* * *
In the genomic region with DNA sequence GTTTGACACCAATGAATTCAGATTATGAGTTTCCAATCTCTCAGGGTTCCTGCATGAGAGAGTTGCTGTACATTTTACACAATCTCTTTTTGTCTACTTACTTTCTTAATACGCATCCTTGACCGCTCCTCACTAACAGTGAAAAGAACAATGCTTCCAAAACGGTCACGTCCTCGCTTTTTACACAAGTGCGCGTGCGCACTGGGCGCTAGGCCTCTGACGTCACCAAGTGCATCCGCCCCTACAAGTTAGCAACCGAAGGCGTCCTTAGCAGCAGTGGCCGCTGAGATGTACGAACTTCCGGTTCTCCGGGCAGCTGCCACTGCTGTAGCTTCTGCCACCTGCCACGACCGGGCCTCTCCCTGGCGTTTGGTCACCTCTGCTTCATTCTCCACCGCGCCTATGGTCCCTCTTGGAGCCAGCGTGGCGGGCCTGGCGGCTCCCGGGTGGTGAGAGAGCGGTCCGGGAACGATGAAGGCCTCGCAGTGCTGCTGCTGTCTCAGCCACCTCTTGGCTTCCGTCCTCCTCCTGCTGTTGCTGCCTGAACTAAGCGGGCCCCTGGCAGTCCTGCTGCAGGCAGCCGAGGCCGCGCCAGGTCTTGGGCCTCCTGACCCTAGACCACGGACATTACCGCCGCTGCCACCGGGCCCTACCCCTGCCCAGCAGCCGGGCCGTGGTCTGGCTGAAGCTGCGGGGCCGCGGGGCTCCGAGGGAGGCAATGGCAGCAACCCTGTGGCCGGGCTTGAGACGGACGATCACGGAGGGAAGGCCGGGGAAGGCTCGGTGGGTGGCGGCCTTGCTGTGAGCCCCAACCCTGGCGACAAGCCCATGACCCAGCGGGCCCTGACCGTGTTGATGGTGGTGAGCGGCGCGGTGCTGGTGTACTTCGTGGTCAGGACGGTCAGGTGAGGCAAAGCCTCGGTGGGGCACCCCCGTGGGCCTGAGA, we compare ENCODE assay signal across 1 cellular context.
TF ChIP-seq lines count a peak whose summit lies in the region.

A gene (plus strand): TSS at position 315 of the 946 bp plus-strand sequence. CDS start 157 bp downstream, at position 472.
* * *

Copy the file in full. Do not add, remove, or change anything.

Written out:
In the genomic region with DNA sequence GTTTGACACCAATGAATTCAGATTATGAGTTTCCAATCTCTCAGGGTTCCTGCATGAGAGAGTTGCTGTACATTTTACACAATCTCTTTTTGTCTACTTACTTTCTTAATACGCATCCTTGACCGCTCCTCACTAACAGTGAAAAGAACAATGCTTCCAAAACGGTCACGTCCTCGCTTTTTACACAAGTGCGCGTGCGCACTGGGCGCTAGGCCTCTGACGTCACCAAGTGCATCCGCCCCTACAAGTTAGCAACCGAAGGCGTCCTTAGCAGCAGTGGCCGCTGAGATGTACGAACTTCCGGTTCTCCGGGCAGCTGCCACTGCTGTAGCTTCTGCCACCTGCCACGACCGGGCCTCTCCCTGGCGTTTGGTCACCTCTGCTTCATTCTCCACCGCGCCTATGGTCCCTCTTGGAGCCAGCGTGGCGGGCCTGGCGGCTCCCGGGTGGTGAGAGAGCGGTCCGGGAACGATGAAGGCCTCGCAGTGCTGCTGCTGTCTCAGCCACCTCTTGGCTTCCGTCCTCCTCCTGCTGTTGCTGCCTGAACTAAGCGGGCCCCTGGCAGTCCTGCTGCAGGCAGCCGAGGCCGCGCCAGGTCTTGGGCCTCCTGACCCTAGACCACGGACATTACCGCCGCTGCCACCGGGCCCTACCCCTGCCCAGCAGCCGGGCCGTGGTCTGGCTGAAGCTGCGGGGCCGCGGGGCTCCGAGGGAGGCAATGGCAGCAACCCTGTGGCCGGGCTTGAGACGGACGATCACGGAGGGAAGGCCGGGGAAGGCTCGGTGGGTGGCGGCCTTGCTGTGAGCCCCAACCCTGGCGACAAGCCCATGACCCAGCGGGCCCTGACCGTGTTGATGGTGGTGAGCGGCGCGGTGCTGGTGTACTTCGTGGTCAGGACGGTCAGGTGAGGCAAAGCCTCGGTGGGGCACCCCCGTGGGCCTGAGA, we compare ENCODE assay signal across 1 cellular context.
TF ChIP-seq lines count a peak whose summit lies in the region.

A gene (plus strand): TSS at position 315 of the 946 bp plus-strand sequence. CDS start 157 bp downstream, at position 472.